Governor Wolf Announces More Opportunities for Pet-Friendly Travel at Pennsylvania’s State Parks
March 27, 2017
Harrisburg, PA – Governor Tom Wolf and the Department of Conservation and Natural Resources today announced increased opportunities for campers to bring their pets to some of Pennsylvania’s State Parks.
“As travelers prepare for camping season in Pennsylvania, we’re thrilled to announce that state park visitors will find more campsites and cabins open to pets,” said Governor Wolf. “Travelers to 56 parks across Pennsylvania can now pursue their happiness and experience the beauty of the commonwealth with their pets at their side,” said Governor Wolf. “
New state park pet camping sites have been established this season at Codorus, York County; Colonel Denning, Cumberland County; Greenwood Furnace, Huntingdon County; Shawnee, Bedford County; and Sizerville, Cameron County.
Newly designated cabin sites are being offered for pet owners at Codorus State Park, as well as Cook Forest, Clarion County, and Ohiopyle State Park, Fayette County, where walled tents will be utilized.
“Since the pilot program started, we have heard repeated calls to allow pets in more state park campgrounds and today we’re thrilled to respond to the requests,” DCNR Secretary Cindy Adams Dunn said. “We’ll listen closely to the responses to the expanded project to judge its effectiveness, and gauge how park campers, both with and without pets, like these changes.”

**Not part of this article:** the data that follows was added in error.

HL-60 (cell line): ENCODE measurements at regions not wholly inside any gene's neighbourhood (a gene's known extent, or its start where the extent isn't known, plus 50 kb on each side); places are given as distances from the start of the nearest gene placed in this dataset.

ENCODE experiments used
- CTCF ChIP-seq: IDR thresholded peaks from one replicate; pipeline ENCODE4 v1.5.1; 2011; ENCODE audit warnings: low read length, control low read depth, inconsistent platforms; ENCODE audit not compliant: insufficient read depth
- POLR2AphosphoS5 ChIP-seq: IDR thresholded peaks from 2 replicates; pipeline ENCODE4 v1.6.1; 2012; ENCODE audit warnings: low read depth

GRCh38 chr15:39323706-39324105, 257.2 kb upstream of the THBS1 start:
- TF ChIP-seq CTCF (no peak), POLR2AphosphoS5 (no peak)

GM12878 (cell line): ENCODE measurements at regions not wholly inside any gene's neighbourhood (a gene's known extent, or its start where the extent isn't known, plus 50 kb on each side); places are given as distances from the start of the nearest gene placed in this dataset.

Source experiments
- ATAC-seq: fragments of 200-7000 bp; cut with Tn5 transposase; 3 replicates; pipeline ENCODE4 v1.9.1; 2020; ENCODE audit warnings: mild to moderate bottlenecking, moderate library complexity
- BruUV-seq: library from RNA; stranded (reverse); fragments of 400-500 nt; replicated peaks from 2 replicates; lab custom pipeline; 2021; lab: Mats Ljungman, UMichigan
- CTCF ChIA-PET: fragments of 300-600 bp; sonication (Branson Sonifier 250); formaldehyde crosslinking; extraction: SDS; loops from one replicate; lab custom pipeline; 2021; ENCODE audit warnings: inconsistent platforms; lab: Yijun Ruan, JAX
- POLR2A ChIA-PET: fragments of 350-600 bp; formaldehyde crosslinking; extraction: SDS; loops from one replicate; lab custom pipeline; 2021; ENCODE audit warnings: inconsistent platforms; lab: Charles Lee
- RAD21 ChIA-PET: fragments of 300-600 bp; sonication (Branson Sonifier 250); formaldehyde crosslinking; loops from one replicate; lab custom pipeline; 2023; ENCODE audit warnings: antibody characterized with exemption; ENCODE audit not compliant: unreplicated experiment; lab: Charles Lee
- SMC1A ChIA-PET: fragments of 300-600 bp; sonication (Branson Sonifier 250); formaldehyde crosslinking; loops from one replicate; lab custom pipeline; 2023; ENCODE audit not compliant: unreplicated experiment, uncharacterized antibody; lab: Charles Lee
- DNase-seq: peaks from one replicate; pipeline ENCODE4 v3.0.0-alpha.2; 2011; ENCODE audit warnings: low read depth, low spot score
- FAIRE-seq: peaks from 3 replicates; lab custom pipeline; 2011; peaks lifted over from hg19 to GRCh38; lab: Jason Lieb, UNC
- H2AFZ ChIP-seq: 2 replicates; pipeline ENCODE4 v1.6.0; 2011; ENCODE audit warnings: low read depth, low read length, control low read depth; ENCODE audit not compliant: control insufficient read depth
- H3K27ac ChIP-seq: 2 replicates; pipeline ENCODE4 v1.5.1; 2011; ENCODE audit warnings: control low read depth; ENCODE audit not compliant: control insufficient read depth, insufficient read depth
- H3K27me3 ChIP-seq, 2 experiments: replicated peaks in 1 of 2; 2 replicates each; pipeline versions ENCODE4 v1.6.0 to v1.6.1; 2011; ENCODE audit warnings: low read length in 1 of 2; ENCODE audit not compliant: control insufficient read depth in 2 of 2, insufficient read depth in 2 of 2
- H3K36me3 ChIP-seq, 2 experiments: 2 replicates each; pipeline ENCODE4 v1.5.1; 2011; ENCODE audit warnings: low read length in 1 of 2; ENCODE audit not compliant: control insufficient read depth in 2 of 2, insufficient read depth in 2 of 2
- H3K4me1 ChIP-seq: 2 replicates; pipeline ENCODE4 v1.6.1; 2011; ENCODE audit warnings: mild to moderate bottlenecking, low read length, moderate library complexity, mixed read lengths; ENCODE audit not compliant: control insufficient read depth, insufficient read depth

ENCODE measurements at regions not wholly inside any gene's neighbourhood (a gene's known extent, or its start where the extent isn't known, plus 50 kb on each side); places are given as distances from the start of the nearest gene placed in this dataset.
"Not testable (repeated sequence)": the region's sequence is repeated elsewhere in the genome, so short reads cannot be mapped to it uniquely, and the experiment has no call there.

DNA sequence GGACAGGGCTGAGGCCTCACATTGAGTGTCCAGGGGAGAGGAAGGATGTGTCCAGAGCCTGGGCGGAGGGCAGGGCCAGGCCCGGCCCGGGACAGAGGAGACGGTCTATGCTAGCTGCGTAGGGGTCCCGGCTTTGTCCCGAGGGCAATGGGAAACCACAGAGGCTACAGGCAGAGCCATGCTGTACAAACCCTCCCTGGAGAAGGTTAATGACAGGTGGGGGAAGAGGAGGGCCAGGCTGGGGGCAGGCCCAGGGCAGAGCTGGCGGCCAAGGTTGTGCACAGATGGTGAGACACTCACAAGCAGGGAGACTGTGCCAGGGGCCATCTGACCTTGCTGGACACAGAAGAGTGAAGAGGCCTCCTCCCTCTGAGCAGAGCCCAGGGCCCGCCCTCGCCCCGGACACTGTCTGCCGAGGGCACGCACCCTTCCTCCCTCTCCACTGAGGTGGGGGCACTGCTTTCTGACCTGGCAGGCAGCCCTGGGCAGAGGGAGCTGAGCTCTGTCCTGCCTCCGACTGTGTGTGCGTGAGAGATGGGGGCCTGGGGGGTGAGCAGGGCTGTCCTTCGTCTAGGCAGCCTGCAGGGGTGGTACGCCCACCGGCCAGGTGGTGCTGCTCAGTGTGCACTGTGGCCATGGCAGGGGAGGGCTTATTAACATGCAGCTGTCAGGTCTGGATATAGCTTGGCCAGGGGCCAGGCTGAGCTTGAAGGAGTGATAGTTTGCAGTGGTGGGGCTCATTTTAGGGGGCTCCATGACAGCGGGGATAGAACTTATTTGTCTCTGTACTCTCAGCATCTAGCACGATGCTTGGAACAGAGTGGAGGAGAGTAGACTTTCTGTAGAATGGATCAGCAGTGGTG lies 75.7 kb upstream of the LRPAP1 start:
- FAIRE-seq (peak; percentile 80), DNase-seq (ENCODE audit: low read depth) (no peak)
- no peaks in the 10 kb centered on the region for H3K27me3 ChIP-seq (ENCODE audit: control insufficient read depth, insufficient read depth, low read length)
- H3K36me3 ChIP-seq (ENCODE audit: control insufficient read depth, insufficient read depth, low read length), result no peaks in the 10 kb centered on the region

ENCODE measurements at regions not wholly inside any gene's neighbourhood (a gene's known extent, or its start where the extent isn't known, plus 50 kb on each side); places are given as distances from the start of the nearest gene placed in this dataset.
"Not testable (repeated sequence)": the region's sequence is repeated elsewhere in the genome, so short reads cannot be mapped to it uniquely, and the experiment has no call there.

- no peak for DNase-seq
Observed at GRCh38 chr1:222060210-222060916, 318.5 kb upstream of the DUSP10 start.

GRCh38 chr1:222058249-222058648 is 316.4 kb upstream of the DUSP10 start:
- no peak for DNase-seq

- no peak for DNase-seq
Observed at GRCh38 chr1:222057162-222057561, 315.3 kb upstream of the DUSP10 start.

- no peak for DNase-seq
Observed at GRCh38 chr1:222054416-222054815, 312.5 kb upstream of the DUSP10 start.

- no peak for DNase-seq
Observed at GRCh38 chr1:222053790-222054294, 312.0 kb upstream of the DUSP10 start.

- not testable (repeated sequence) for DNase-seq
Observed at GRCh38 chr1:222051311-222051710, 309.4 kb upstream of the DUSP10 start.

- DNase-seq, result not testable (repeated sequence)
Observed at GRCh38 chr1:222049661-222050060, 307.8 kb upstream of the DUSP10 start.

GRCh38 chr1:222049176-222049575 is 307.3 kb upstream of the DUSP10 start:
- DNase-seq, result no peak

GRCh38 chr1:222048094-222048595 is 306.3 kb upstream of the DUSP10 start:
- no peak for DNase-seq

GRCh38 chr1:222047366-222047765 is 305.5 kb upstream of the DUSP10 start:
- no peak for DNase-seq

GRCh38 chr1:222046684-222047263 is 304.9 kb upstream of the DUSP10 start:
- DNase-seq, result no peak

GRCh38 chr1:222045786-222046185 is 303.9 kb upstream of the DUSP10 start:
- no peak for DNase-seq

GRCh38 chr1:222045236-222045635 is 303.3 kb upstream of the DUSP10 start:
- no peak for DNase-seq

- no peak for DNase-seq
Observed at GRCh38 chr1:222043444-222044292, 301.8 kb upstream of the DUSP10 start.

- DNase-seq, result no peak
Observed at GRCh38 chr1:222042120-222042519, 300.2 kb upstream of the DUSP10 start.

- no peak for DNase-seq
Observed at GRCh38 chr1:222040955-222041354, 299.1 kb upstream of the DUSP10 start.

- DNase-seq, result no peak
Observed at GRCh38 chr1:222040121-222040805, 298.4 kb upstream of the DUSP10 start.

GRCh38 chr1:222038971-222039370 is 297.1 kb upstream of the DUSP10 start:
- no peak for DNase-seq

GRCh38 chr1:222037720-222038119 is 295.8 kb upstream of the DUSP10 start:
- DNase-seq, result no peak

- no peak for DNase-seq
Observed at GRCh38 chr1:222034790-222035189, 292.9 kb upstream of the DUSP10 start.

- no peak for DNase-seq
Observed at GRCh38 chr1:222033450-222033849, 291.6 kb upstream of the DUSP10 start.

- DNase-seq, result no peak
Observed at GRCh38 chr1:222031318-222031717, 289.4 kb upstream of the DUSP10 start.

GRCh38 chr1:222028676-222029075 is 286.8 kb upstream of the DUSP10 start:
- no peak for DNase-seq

Surveys, feedback to park managerial staff, and reservation information all played a key role in the department’s decision to continue expanding a pets policy that began in 2001 with nine parks.
The changes affecting pet owners come as the Bureau of State Parks continues to upgrade its online camping reservation system, and provide electrical and water service at more state park campgrounds across the state.
“Visitors now can search from the comfort of their home or with mobile devices for full hook-up sites or pet-friendly sites,” Dunn said. “Better campsite descriptions, enhanced maps and photos of each site give visitors a more accurate view of the site prior to arrival, ensuring they have a quality state park experience.”
Pet owners at selected state park sites must comply with many program regulations. They govern leashing; barking and other noise; maximum number of pets allowed (two, when the size of a cat or larger); aggressive behavior; proper cleanup and disposal of feces; valid licensing when required; and needed vaccinations.
Violations could require campers to remove their animals from park grounds. Park officials are empowered to determine whether animals meet the definitions of “pet,” which are commonly kept in household captivity, and “caged pets,” which will not be released from their cage while at the park.